This is an issue the Women's Initiatives has raised since June 2009 regarding the lack of a distinct vetting mechanism and retraining for combatants prior to integration in the Congolese Army. This is one of the flaws of the Goma peace agreements signed between the Congolese Government and a number of militia groups including the Congres national pour la défense du people (CNDP) and PARECO in March 2009. The Women's Initiatives and partners have been critical of these aspects of the agreements, as well as the possible exercise of the amnesty provision for gender-based crimes.
These concerns were conveyed to the UN Secretary-General in June 2009 in an Open Letter [http://www.iccwomen.org/documents/OpenLetter-SG-UN---Edited.pdf] from the Women's Initiatives and partners in Eastern DRC, representing over 180 local women's and human rights organisations.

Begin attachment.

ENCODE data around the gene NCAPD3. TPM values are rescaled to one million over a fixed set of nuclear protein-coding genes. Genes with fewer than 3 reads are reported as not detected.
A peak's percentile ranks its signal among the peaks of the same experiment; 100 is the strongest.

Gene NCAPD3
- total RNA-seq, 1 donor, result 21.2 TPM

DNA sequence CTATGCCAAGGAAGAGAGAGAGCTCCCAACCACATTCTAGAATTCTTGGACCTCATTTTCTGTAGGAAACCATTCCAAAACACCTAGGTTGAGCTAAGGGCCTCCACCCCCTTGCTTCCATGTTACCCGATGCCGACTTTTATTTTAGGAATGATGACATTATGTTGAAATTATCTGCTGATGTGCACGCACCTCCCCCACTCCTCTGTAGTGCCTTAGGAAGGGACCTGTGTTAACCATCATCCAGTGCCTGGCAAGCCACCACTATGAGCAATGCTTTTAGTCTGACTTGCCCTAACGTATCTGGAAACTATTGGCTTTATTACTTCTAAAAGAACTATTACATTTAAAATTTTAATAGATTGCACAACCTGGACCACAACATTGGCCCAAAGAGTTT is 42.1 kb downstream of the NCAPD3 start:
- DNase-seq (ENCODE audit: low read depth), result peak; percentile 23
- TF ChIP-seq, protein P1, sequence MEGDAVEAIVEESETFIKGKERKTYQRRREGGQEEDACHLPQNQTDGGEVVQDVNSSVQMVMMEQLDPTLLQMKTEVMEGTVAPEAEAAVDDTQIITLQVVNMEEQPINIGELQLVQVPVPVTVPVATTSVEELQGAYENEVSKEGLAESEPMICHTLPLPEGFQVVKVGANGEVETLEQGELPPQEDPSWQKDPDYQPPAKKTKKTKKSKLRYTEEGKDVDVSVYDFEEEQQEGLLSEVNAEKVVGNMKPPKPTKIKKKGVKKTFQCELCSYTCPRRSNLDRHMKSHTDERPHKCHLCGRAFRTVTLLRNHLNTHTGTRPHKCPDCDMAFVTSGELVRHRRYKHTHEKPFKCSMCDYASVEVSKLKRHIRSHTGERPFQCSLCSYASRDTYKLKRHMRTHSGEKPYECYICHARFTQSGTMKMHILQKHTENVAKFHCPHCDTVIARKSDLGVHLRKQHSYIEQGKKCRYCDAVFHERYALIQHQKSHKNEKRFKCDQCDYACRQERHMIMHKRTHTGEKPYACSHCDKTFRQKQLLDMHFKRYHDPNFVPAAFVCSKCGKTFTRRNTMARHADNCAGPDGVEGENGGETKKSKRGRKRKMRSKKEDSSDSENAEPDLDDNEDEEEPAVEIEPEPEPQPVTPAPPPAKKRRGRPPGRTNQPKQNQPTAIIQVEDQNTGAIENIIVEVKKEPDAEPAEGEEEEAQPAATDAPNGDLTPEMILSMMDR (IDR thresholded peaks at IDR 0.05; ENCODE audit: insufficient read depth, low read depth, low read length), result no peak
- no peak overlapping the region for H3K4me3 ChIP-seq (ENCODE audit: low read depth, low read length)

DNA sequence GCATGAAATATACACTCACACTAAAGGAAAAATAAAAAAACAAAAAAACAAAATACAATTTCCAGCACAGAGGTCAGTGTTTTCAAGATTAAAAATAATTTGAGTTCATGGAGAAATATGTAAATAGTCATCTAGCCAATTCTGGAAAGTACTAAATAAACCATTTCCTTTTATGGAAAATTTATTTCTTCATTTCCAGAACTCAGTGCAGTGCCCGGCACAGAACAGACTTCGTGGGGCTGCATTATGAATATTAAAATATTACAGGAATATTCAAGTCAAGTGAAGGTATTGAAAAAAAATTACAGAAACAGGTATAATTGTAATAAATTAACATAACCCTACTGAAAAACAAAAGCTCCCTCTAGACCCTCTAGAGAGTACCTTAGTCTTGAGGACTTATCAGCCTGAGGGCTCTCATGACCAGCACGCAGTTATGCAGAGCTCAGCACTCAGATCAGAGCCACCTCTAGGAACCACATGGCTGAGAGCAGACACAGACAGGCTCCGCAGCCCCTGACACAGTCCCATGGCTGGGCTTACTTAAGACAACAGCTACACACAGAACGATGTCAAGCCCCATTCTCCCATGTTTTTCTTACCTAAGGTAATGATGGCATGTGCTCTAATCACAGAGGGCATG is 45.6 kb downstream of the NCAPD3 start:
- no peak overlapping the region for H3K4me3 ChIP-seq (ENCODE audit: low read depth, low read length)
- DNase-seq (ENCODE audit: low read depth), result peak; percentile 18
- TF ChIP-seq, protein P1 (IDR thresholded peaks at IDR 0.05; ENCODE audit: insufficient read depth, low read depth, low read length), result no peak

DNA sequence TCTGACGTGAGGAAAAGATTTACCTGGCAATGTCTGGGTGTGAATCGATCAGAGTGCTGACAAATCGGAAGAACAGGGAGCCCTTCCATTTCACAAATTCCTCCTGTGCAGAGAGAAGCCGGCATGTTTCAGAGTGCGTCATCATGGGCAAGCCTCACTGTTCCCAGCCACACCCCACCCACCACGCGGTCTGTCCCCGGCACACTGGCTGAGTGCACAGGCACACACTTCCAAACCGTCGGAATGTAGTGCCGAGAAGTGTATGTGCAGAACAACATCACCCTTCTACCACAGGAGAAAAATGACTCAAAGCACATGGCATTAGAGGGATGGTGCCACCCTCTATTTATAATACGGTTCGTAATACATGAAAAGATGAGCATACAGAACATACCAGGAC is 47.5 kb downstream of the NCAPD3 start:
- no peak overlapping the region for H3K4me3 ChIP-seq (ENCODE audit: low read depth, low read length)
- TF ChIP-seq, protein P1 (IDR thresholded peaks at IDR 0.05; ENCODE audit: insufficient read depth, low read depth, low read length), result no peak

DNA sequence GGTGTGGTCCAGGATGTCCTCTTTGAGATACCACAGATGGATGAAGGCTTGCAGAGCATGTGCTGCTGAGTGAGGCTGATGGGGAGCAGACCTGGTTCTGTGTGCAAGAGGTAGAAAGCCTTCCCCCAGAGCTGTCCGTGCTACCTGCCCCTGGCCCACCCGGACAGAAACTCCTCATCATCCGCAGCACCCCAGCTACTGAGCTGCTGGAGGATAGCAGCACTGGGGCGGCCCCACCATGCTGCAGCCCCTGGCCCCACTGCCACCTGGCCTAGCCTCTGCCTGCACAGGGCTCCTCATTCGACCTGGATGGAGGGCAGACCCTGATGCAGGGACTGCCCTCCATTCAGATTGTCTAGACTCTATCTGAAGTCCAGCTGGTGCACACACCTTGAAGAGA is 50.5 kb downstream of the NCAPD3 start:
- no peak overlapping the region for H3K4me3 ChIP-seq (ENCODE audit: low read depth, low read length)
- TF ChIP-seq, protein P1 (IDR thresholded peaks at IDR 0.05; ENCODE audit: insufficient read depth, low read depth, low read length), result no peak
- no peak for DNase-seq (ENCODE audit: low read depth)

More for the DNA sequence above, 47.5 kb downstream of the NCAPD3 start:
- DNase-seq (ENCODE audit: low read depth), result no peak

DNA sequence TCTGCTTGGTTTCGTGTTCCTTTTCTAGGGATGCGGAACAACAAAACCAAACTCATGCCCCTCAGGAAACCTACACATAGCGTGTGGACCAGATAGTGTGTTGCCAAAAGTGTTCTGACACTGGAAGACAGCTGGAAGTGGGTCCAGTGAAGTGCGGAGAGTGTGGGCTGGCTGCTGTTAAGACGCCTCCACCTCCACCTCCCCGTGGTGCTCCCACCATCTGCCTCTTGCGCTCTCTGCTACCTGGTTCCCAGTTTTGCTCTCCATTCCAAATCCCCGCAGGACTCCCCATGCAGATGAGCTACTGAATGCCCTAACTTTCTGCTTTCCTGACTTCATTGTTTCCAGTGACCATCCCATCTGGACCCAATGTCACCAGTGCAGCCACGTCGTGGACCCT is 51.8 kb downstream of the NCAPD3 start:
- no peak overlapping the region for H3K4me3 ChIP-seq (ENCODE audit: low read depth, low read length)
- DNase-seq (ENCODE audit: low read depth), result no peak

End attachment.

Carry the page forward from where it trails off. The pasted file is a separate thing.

Read more in the April 2011 issue of Women's Voices at: http://www.iccwomen.org/WI-WomVoices0411/WomVoices0411.html
3. “Democratic Republic of Congo; DRC Women Wary of Pursuing Abuse Cases Fear of retribution and social disgrace discourages female workers reporting sexual harassment.” by Rehema Kabuo for IWPR, 19 July 2011 http://iwpr.net/report-news/drc-women-wary-pursuing-abuse-cases
“Concerns have been raised over the reluctance of women in the east of the Democratic Republic of Congo to pursue sexual harassment cases against men who abuse them in the workplace.